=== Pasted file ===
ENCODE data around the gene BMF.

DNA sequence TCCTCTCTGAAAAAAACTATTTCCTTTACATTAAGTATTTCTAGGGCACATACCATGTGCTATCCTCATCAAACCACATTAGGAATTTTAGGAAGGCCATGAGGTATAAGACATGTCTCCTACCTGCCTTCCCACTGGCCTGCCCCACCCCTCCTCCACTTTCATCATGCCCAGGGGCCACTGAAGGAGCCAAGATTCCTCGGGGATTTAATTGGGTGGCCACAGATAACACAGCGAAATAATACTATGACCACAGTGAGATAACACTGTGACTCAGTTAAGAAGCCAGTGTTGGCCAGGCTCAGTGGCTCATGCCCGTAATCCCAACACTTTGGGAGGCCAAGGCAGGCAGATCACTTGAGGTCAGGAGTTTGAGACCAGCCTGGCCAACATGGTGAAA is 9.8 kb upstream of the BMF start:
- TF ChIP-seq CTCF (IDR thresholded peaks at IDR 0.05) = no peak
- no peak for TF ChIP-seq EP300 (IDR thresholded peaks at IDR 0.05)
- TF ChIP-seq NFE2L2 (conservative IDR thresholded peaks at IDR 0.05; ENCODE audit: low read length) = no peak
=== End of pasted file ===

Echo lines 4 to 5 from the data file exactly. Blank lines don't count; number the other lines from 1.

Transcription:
- no peak for TF ChIP-seq EP300 (IDR thresholded peaks at IDR 0.05)
- TF ChIP-seq NFE2L2 (conservative IDR thresholded peaks at IDR 0.05; ENCODE audit: low read length) = no peak